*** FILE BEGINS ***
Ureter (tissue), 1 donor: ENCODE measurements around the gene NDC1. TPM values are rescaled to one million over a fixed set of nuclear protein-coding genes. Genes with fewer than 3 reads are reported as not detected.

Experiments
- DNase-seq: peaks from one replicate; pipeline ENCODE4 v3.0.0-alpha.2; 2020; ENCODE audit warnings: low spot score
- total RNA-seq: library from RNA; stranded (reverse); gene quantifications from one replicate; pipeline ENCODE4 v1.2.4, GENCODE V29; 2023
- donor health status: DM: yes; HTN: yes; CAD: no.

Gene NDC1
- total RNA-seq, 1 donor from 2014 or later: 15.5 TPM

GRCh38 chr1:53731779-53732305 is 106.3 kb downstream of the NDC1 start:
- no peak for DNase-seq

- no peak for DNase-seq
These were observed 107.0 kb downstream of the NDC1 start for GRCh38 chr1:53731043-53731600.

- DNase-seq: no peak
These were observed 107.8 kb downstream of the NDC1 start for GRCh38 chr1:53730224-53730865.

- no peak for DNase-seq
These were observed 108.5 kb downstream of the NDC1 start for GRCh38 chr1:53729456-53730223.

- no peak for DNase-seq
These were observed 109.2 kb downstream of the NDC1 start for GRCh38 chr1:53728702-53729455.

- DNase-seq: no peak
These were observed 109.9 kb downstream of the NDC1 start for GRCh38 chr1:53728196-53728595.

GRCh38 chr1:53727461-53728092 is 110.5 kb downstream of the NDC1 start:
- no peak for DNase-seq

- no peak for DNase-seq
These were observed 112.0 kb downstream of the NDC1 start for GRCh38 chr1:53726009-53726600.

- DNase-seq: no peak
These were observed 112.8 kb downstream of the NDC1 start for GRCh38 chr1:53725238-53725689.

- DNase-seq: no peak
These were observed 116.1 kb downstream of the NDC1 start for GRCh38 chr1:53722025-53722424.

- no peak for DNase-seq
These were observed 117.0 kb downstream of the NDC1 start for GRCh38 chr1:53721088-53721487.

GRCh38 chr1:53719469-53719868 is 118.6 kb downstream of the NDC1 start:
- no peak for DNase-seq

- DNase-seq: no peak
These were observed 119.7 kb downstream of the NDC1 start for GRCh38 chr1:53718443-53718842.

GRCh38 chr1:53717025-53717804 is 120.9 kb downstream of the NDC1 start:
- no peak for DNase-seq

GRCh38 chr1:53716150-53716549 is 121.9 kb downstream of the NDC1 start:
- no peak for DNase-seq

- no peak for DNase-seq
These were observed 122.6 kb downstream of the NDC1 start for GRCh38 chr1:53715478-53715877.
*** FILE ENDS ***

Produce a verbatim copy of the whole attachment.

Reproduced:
Ureter (tissue), 1 donor: ENCODE measurements around the gene NDC1. TPM values are rescaled to one million over a fixed set of nuclear protein-coding genes. Genes with fewer than 3 reads are reported as not detected.

Experiments
- DNase-seq: peaks from one replicate; pipeline ENCODE4 v3.0.0-alpha.2; 2020; ENCODE audit warnings: low spot score
- total RNA-seq: library from RNA; stranded (reverse); gene quantifications from one replicate; pipeline ENCODE4 v1.2.4, GENCODE V29; 2023
- donor health status: DM: yes; HTN: yes; CAD: no.

Gene NDC1
- total RNA-seq, 1 donor from 2014 or later: 15.5 TPM

GRCh38 chr1:53731779-53732305 is 106.3 kb downstream of the NDC1 start:
- no peak for DNase-seq

- no peak for DNase-seq
These were observed 107.0 kb downstream of the NDC1 start for GRCh38 chr1:53731043-53731600.

- DNase-seq: no peak
These were observed 107.8 kb downstream of the NDC1 start for GRCh38 chr1:53730224-53730865.

- no peak for DNase-seq
These were observed 108.5 kb downstream of the NDC1 start for GRCh38 chr1:53729456-53730223.

- no peak for DNase-seq
These were observed 109.2 kb downstream of the NDC1 start for GRCh38 chr1:53728702-53729455.

- DNase-seq: no peak
These were observed 109.9 kb downstream of the NDC1 start for GRCh38 chr1:53728196-53728595.

GRCh38 chr1:53727461-53728092 is 110.5 kb downstream of the NDC1 start:
- no peak for DNase-seq

- no peak for DNase-seq
These were observed 112.0 kb downstream of the NDC1 start for GRCh38 chr1:53726009-53726600.

- DNase-seq: no peak
These were observed 112.8 kb downstream of the NDC1 start for GRCh38 chr1:53725238-53725689.

- DNase-seq: no peak
These were observed 116.1 kb downstream of the NDC1 start for GRCh38 chr1:53722025-53722424.

- no peak for DNase-seq
These were observed 117.0 kb downstream of the NDC1 start for GRCh38 chr1:53721088-53721487.

GRCh38 chr1:53719469-53719868 is 118.6 kb downstream of the NDC1 start:
- no peak for DNase-seq

- DNase-seq: no peak
These were observed 119.7 kb downstream of the NDC1 start for GRCh38 chr1:53718443-53718842.

GRCh38 chr1:53717025-53717804 is 120.9 kb downstream of the NDC1 start:
- no peak for DNase-seq

GRCh38 chr1:53716150-53716549 is 121.9 kb downstream of the NDC1 start:
- no peak for DNase-seq

- no peak for DNase-seq
These were observed 122.6 kb downstream of the NDC1 start for GRCh38 chr1:53715478-53715877.